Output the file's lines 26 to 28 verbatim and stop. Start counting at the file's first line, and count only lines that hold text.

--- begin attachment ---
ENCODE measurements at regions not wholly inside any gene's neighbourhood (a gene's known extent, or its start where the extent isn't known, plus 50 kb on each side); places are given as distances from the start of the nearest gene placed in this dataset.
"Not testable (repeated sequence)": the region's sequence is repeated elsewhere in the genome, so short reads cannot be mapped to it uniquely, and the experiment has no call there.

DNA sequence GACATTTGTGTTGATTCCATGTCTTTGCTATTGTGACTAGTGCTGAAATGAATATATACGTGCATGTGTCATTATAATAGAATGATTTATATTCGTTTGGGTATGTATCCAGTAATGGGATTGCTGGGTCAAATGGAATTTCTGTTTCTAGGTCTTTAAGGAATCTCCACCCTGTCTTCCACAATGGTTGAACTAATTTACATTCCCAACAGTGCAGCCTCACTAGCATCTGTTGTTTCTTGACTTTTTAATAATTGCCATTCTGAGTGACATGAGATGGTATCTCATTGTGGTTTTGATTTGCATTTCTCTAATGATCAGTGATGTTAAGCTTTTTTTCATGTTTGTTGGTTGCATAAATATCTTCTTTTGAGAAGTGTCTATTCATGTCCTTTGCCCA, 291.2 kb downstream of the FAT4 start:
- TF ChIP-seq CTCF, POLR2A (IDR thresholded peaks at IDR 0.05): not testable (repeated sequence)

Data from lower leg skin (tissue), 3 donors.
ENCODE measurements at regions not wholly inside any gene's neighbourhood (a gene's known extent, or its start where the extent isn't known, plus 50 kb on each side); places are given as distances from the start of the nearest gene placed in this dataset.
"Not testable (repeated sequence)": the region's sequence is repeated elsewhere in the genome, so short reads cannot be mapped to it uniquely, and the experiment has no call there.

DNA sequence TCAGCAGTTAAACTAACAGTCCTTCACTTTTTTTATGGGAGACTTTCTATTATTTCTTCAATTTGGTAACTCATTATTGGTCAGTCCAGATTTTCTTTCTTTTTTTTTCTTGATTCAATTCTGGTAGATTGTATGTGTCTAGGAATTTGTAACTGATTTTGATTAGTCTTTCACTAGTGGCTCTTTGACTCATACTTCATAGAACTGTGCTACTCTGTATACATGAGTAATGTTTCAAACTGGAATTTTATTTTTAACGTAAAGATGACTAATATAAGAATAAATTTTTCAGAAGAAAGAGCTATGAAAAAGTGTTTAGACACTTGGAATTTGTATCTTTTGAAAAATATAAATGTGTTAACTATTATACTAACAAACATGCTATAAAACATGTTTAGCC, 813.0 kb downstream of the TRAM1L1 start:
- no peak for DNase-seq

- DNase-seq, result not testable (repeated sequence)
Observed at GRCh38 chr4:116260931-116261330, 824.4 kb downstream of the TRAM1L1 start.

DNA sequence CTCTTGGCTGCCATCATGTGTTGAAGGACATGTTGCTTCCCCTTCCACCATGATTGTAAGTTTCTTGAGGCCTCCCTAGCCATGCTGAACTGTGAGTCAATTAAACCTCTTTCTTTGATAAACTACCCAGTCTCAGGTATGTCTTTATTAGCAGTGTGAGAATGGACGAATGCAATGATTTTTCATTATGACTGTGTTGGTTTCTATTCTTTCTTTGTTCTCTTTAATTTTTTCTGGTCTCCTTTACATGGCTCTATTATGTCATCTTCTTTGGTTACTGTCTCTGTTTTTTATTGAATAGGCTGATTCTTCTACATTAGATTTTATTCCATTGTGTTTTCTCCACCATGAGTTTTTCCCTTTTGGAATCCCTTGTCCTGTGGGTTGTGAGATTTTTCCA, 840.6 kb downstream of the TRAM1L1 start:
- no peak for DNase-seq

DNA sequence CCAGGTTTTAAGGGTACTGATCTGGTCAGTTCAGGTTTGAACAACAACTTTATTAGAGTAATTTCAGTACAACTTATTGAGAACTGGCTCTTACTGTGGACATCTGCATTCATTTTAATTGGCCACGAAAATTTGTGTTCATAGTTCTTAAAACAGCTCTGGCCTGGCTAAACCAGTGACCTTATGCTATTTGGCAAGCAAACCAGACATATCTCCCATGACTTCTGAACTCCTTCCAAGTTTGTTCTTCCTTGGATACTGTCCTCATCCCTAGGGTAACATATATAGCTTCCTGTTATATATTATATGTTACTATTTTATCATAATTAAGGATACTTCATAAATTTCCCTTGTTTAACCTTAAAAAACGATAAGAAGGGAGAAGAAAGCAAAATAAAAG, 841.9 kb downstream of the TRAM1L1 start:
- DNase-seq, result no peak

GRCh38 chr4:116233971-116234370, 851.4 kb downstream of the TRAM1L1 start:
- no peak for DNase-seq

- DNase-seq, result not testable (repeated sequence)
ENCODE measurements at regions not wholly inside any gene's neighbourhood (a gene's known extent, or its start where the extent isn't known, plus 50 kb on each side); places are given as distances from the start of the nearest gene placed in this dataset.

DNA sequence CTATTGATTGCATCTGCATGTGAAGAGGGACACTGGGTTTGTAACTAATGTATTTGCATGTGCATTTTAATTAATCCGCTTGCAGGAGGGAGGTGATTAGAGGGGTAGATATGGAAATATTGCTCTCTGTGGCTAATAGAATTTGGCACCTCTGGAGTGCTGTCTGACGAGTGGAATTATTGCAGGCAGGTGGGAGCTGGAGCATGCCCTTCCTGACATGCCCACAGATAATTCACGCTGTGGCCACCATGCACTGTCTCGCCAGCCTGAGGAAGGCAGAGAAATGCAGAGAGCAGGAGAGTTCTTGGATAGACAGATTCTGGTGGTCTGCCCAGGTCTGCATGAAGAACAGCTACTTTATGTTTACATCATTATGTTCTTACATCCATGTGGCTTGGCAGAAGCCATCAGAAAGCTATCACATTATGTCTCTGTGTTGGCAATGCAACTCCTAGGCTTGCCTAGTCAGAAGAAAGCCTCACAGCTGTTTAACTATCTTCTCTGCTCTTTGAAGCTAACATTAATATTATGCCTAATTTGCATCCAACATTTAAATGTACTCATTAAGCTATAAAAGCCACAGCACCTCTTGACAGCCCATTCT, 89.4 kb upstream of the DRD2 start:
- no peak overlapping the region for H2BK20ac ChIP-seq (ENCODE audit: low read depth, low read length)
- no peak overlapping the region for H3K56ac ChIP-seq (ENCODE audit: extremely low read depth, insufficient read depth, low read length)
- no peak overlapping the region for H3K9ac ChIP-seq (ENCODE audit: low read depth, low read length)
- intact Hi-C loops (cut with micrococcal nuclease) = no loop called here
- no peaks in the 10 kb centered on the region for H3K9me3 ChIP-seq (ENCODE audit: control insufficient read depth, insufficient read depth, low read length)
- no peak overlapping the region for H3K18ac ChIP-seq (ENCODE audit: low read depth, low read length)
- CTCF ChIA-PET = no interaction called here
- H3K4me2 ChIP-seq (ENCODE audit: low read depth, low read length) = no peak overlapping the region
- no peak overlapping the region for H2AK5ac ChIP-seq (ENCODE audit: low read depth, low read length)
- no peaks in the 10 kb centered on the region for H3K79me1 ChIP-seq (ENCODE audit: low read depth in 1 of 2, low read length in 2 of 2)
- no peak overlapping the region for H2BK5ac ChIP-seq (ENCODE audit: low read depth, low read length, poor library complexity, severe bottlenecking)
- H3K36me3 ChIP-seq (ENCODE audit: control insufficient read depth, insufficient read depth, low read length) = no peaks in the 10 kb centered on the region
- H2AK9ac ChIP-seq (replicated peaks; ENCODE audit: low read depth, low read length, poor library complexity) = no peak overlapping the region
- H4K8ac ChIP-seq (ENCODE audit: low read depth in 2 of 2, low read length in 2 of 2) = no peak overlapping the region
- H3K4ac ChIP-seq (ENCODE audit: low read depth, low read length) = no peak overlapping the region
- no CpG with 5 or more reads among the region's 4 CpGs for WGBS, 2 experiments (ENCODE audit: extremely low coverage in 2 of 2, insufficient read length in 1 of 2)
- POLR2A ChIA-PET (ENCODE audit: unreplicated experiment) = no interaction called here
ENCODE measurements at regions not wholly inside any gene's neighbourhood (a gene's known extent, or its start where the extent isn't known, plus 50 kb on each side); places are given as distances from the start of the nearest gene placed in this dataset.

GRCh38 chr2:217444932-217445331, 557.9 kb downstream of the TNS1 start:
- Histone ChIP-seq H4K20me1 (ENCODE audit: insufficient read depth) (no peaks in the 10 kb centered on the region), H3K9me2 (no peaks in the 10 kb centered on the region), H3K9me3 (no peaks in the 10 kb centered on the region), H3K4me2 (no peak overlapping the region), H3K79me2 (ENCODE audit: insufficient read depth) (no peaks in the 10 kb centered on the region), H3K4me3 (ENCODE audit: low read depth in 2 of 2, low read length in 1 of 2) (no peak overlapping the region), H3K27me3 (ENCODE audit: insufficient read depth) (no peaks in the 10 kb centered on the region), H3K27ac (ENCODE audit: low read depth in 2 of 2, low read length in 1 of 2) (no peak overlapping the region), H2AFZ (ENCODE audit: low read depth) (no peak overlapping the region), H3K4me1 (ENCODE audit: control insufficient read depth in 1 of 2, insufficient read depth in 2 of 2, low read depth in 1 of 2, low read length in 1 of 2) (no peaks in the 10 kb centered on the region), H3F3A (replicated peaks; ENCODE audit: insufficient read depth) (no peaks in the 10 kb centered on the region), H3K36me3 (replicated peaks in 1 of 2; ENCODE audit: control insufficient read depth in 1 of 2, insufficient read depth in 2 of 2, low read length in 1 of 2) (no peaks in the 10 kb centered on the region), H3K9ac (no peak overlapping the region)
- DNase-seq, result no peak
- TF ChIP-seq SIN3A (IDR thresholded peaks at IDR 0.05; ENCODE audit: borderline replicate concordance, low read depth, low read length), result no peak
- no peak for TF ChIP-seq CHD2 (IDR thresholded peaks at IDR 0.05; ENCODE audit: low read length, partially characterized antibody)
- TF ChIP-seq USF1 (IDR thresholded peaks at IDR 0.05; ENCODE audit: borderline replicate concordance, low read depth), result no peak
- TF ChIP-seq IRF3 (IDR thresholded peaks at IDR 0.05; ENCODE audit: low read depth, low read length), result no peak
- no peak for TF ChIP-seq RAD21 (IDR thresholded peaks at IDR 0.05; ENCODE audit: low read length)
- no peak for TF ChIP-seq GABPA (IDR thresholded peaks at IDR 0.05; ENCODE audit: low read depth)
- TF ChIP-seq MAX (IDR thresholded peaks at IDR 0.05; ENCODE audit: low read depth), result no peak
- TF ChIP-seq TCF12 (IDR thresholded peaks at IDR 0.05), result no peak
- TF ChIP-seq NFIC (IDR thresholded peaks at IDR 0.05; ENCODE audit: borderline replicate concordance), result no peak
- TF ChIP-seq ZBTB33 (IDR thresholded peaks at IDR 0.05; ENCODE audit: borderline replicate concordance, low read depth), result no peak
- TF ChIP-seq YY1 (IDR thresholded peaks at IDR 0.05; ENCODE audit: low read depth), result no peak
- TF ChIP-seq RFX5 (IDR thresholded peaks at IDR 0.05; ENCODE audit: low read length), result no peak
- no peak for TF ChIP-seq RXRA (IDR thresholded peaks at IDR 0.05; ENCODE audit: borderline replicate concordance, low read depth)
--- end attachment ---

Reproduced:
- no peak overlapping the region for H3K18ac ChIP-seq (ENCODE audit: low read depth, low read length)
- CTCF ChIA-PET = no interaction called here
- H3K4me2 ChIP-seq (ENCODE audit: low read depth, low read length) = no peak overlapping the region